Easy Roast Duck Legs with Preserved Lemon and Honey

Bright flavors punch up a classic game dish for a brag-worthy weeknight dinner

Photo: Rick Poon

Duck legs served with couscous, pomegranate, and herbs.

“This is an impressive dish, reminiscent of duck confit. While steam-roasting brined duck legs may sound ambitious, the active, hands-on time is only about thirty minutes. The dish can be prepared days in advance of serving, and it is nearly impossible to mess up. Once you’ve made it a few times, you’ll always have an extraordinary dinner in your back pocket.

In the spring I like to serve this with bread or flatbread, a grated carrot or beet salad or a simple green salad. In the fall, couscous or farro piccolo with pomegranate and herbs is the way to go. Any leftover duck, along with its crisped-up skin and a little warm fat, makes a remarkable winter salad. There are endless combinations that work well, but I’m particularly fond of tossing it with frisée, barberries and walnuts in walnut oil. Tip—be sure to leave twenty-four hours for brining the duck.”

Read our interview with Michelle McKenzie, author of the Modern Southern Larder.


  • Easy Roast Duck Legs with Preserved Lemon and Honey (Yield: 8 Servings)

    • 8 duck legs (approximately 4 lbs.)

    • Fine sea salt

    • ½ preserved lemon (store bought or homemade. Recipe follows*)

    • 1½ tbsp. honey

    • 2 tbsp. lemon juice

    • 1 tbsp. toasted coriander seeds, ground

    • 2 tsp. toasted cumin seeds, ground

    • ¼ tsp. ground cinnamon

    • ½ cup olive oil

    • One 2-inch slice fresh ginger

    • 2 garlic cloves, smashed and peeled


  1. Pat the duck dry and place in a heavy-bottomed roasting pan, deep sauté pan, or Dutch oven wide enough to fit the legs snugly in one layer. Prick the duck skin all over with a paring knife or fork; season liberally with salt on both sides and refrigerate overnight.

  2. Preheat oven to 275°F. Pull the duck from the fridge 30 to 60 minutes before you plan to cook. Meanwhile, rinse the preserved lemon under running water to remove the excess salt. Pick out and discard any seeds. Puree the preserved lemon, honey, lemon juice, spices, and olive oil in a blender until smooth. Massage the preserved lemon paste on both sides of the duck legs and add the ginger and garlic. Re-nestle the legs in the pan in one even layer, skin side up. Cover the pan with a sheet of parchment, and top with a tight-fitting lid or aluminum foil. Braise until the duck is nearly submerged in its fat and the bones wiggle easily in the joint, 2 to 3 hours, depending on the size of the individual legs. (At this point you can refrigerate the duck legs for up to 3 days before serving; rewarm and liquefy the fat before proceeding with the recipe.)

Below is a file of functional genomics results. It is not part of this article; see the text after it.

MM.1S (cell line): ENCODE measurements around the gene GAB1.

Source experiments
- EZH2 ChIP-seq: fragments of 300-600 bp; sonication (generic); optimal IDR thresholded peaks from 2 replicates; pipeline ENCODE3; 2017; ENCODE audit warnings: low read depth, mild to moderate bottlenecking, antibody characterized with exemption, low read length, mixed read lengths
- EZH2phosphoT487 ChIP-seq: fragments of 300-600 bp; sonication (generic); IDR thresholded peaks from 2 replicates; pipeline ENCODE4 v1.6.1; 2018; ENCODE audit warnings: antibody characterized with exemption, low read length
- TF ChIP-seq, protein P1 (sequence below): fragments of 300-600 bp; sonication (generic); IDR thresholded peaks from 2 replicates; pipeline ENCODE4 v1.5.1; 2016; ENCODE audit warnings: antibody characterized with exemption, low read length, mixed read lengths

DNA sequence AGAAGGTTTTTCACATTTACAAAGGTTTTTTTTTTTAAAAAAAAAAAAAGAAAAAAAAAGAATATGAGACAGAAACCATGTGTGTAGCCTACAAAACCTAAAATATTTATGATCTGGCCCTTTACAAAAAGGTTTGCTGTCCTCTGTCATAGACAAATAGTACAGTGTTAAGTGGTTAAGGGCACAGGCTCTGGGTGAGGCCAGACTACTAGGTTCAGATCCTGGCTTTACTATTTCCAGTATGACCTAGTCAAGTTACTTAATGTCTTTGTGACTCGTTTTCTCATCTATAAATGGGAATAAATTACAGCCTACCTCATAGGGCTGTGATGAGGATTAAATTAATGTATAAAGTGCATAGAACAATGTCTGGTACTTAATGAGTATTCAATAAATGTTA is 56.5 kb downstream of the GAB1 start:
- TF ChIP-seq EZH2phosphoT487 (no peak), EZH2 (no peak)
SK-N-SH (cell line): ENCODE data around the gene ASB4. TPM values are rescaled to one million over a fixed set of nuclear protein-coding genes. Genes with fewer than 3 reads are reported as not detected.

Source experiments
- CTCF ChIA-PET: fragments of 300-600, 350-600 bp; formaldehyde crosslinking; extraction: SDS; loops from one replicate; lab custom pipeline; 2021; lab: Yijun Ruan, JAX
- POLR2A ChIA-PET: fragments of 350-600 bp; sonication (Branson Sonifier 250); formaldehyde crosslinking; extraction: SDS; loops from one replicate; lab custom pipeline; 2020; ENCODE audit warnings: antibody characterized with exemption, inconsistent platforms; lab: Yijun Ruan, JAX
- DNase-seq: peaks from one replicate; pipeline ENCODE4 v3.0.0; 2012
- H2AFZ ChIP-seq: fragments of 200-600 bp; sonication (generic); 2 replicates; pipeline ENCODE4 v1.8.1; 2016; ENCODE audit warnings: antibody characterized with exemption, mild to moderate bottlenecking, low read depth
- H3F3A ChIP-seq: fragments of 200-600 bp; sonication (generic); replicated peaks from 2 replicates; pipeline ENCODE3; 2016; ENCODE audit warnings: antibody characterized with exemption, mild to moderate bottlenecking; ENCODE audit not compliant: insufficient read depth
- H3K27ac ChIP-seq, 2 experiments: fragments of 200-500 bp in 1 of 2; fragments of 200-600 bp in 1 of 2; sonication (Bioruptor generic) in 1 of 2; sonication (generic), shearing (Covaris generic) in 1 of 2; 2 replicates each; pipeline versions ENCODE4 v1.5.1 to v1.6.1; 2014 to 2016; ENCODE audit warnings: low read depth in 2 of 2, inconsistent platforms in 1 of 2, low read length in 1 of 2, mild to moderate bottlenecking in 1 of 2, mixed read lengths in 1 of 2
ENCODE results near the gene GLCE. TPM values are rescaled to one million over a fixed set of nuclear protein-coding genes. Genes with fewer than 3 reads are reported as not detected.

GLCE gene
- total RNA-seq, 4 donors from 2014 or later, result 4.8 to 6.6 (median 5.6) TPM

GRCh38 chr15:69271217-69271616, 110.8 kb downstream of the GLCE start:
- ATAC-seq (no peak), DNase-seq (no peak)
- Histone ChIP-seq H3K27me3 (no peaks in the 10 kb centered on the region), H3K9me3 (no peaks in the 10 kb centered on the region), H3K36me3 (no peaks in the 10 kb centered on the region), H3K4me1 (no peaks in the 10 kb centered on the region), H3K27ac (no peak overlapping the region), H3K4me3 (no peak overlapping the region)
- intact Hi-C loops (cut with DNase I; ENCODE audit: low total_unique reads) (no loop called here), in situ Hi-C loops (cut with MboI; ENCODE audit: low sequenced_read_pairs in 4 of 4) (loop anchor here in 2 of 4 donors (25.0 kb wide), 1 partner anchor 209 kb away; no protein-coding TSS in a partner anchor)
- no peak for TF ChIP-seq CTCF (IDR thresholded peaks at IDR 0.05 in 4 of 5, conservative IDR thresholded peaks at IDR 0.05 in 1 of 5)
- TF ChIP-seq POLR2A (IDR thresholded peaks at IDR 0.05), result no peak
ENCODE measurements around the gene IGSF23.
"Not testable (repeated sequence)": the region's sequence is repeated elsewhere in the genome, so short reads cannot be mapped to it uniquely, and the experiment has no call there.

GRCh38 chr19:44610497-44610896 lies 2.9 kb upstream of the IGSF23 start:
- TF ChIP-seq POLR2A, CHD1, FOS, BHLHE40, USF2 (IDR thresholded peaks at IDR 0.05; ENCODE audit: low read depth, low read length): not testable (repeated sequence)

3. Preheat oven to 475°F. Transfer the duck legs—skin side up—to a rimmed baking sheet (it should be large enough to accommodate the duck legs in one layer, with a ½ inch or so between them). Skim a little duck fat from the top of the braising pan and spoon on top of each duck leg. Roast the legs on the top oven rack until the skin is crackling crisp, 15 to 20 minutes. Rest for 5 minutes before serving.

  4. *Preserved Lemons: During their time in a salt-packed crock, the tartness mellows while the other natural flavors of lemon come forward. Preserved lemons imply citrus but taste and behave entirely different than anything fresh. And they are capable of making a distinctive impact without announcing themselves. Preserved lemons can be used whole, halved, or finely chopped. Always taste a bite of the rind and consider the intensity of your particular batch and the effect you’re after before you use them. Preserving lemons (or limes, kumquats—virtually any citrus) is one of the easiest home fermentation projects: Split and salt-packed lemons are pressed deep into a crock or jar. Overnight, the salt extracts lemon juice and the juice dissolves the salt—together they form a brine. While brining for a month or more, the flavor of the lemon shifts. Two months is the minimum time for the skins of most lemons to soften all the way through, but I have left mine fermenting for a year or more, yielding a darker and more intense flavor. Once they’ve reached their end state, they can be kept for a year in the refrigerator (as long as they are sealed, remain covered in brine, and are extracted using clean utensils or hands). I prefer using Lisbon lemons, but all varieties make a fine product. If you are making your own, just be sure to seek out unwaxed, preferably organic lemons.

Excerpted from The Modern Larder: From Anchovies to Yuzu, a Guide to Artful and Attainable Home Cooking (Roost Books). By Michelle McKenzie. Photographs by Rick Poon.